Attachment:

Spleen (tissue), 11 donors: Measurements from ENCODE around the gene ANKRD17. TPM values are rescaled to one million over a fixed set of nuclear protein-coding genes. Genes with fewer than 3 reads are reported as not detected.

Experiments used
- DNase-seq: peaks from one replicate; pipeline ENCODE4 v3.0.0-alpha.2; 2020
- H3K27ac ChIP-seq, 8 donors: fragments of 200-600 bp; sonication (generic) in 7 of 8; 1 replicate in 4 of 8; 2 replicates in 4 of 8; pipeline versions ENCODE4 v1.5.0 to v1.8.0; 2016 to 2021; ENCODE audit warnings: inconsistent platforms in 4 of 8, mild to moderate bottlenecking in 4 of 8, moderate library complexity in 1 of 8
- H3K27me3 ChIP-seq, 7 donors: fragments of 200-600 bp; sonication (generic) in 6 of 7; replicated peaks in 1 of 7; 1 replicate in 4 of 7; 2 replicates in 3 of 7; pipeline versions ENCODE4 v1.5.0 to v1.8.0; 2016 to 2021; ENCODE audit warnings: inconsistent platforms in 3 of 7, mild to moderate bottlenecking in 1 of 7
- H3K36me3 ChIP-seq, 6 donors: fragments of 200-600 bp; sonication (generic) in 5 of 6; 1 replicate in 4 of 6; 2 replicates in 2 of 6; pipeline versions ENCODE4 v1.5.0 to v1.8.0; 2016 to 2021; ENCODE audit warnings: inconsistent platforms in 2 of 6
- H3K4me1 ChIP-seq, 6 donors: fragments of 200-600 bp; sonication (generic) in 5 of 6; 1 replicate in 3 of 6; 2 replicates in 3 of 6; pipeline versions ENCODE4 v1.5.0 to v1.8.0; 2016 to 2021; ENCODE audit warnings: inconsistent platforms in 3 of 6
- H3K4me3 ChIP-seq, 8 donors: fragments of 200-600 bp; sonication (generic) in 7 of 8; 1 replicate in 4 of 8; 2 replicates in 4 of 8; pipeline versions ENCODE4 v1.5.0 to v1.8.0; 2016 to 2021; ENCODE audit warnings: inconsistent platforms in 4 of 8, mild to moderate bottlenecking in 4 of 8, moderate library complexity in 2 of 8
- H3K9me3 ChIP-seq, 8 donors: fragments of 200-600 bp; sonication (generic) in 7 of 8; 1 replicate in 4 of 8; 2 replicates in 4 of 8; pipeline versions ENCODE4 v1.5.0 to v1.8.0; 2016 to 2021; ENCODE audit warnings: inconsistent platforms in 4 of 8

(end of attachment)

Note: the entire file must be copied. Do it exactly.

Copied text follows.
Spleen (tissue), 11 donors: Measurements from ENCODE around the gene ANKRD17. TPM values are rescaled to one million over a fixed set of nuclear protein-coding genes. Genes with fewer than 3 reads are reported as not detected.

Experiments used
- DNase-seq: peaks from one replicate; pipeline ENCODE4 v3.0.0-alpha.2; 2020
- H3K27ac ChIP-seq, 8 donors: fragments of 200-600 bp; sonication (generic) in 7 of 8; 1 replicate in 4 of 8; 2 replicates in 4 of 8; pipeline versions ENCODE4 v1.5.0 to v1.8.0; 2016 to 2021; ENCODE audit warnings: inconsistent platforms in 4 of 8, mild to moderate bottlenecking in 4 of 8, moderate library complexity in 1 of 8
- H3K27me3 ChIP-seq, 7 donors: fragments of 200-600 bp; sonication (generic) in 6 of 7; replicated peaks in 1 of 7; 1 replicate in 4 of 7; 2 replicates in 3 of 7; pipeline versions ENCODE4 v1.5.0 to v1.8.0; 2016 to 2021; ENCODE audit warnings: inconsistent platforms in 3 of 7, mild to moderate bottlenecking in 1 of 7
- H3K36me3 ChIP-seq, 6 donors: fragments of 200-600 bp; sonication (generic) in 5 of 6; 1 replicate in 4 of 6; 2 replicates in 2 of 6; pipeline versions ENCODE4 v1.5.0 to v1.8.0; 2016 to 2021; ENCODE audit warnings: inconsistent platforms in 2 of 6
- H3K4me1 ChIP-seq, 6 donors: fragments of 200-600 bp; sonication (generic) in 5 of 6; 1 replicate in 3 of 6; 2 replicates in 3 of 6; pipeline versions ENCODE4 v1.5.0 to v1.8.0; 2016 to 2021; ENCODE audit warnings: inconsistent platforms in 3 of 6
- H3K4me3 ChIP-seq, 8 donors: fragments of 200-600 bp; sonication (generic) in 7 of 8; 1 replicate in 4 of 8; 2 replicates in 4 of 8; pipeline versions ENCODE4 v1.5.0 to v1.8.0; 2016 to 2021; ENCODE audit warnings: inconsistent platforms in 4 of 8, mild to moderate bottlenecking in 4 of 8, moderate library complexity in 2 of 8
- H3K9me3 ChIP-seq, 8 donors: fragments of 200-600 bp; sonication (generic) in 7 of 8; 1 replicate in 4 of 8; 2 replicates in 4 of 8; pipeline versions ENCODE4 v1.5.0 to v1.8.0; 2016 to 2021; ENCODE audit warnings: inconsistent platforms in 4 of 8